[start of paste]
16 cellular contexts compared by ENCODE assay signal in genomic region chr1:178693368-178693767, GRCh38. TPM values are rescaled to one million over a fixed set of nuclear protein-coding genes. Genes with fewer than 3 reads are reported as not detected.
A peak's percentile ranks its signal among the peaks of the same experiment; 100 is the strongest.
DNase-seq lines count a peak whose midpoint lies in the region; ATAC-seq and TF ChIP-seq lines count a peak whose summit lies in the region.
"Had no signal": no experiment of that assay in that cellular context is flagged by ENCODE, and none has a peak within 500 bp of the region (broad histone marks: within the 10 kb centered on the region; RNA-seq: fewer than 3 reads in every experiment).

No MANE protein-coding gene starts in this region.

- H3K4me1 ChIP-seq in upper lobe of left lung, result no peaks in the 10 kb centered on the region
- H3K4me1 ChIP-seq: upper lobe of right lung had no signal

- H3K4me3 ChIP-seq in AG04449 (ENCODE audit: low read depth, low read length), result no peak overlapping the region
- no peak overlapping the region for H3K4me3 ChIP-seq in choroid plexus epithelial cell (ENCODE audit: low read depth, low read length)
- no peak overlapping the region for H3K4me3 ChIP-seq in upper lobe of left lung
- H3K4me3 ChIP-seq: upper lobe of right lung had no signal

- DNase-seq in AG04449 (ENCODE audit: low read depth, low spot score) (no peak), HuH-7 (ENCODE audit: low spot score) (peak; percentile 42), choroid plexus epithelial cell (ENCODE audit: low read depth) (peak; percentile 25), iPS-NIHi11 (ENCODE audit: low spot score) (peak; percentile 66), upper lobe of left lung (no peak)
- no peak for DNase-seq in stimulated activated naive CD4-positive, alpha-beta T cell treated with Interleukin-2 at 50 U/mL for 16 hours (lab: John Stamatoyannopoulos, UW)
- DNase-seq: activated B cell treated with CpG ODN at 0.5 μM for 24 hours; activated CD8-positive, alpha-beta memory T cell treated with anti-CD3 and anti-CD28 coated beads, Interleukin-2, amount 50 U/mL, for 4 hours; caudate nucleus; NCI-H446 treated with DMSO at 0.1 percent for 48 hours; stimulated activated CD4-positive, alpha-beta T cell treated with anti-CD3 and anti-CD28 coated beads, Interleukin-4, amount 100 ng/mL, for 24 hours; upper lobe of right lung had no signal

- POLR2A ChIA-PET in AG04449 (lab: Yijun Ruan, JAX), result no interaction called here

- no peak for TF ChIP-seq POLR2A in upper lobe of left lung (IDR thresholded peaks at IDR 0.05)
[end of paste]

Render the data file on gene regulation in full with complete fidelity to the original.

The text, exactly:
16 cellular contexts compared by ENCODE assay signal in genomic region chr1:178693368-178693767, GRCh38. TPM values are rescaled to one million over a fixed set of nuclear protein-coding genes. Genes with fewer than 3 reads are reported as not detected.
A peak's percentile ranks its signal among the peaks of the same experiment; 100 is the strongest.
DNase-seq lines count a peak whose midpoint lies in the region; ATAC-seq and TF ChIP-seq lines count a peak whose summit lies in the region.
"Had no signal": no experiment of that assay in that cellular context is flagged by ENCODE, and none has a peak within 500 bp of the region (broad histone marks: within the 10 kb centered on the region; RNA-seq: fewer than 3 reads in every experiment).

No MANE protein-coding gene starts in this region.

- H3K4me1 ChIP-seq in upper lobe of left lung, result no peaks in the 10 kb centered on the region
- H3K4me1 ChIP-seq: upper lobe of right lung had no signal

- H3K4me3 ChIP-seq in AG04449 (ENCODE audit: low read depth, low read length), result no peak overlapping the region
- no peak overlapping the region for H3K4me3 ChIP-seq in choroid plexus epithelial cell (ENCODE audit: low read depth, low read length)
- no peak overlapping the region for H3K4me3 ChIP-seq in upper lobe of left lung
- H3K4me3 ChIP-seq: upper lobe of right lung had no signal

- DNase-seq in AG04449 (ENCODE audit: low read depth, low spot score) (no peak), HuH-7 (ENCODE audit: low spot score) (peak; percentile 42), choroid plexus epithelial cell (ENCODE audit: low read depth) (peak; percentile 25), iPS-NIHi11 (ENCODE audit: low spot score) (peak; percentile 66), upper lobe of left lung (no peak)
- no peak for DNase-seq in stimulated activated naive CD4-positive, alpha-beta T cell treated with Interleukin-2 at 50 U/mL for 16 hours (lab: John Stamatoyannopoulos, UW)
- DNase-seq: activated B cell treated with CpG ODN at 0.5 μM for 24 hours; activated CD8-positive, alpha-beta memory T cell treated with anti-CD3 and anti-CD28 coated beads, Interleukin-2, amount 50 U/mL, for 4 hours; caudate nucleus; NCI-H446 treated with DMSO at 0.1 percent for 48 hours; stimulated activated CD4-positive, alpha-beta T cell treated with anti-CD3 and anti-CD28 coated beads, Interleukin-4, amount 100 ng/mL, for 24 hours; upper lobe of right lung had no signal

- POLR2A ChIA-PET in AG04449 (lab: Yijun Ruan, JAX), result no interaction called here

- no peak for TF ChIP-seq POLR2A in upper lobe of left lung (IDR thresholded peaks at IDR 0.05)